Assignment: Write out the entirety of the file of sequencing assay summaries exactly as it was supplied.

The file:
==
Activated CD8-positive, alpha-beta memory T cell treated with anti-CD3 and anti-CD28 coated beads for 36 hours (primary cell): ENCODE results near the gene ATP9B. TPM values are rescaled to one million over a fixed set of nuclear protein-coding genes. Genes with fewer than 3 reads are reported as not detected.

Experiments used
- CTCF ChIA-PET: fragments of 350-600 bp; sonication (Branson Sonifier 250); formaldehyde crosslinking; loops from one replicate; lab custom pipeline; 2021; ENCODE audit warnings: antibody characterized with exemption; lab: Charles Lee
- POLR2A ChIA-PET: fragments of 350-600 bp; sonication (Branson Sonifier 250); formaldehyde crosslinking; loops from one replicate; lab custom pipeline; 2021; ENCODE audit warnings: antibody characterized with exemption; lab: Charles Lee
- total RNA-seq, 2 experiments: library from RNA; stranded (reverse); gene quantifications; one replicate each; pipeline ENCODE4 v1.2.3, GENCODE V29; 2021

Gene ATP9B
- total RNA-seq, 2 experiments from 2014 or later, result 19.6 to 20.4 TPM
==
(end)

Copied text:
Activated CD8-positive, alpha-beta memory T cell treated with anti-CD3 and anti-CD28 coated beads for 36 hours (primary cell): ENCODE results near the gene ATP9B. TPM values are rescaled to one million over a fixed set of nuclear protein-coding genes. Genes with fewer than 3 reads are reported as not detected.

Experiments used
- CTCF ChIA-PET: fragments of 350-600 bp; sonication (Branson Sonifier 250); formaldehyde crosslinking; loops from one replicate; lab custom pipeline; 2021; ENCODE audit warnings: antibody characterized with exemption; lab: Charles Lee
- POLR2A ChIA-PET: fragments of 350-600 bp; sonication (Branson Sonifier 250); formaldehyde crosslinking; loops from one replicate; lab custom pipeline; 2021; ENCODE audit warnings: antibody characterized with exemption; lab: Charles Lee
- total RNA-seq, 2 experiments: library from RNA; stranded (reverse); gene quantifications; one replicate each; pipeline ENCODE4 v1.2.3, GENCODE V29; 2021

Gene ATP9B
- total RNA-seq, 2 experiments from 2014 or later, result 19.6 to 20.4 TPM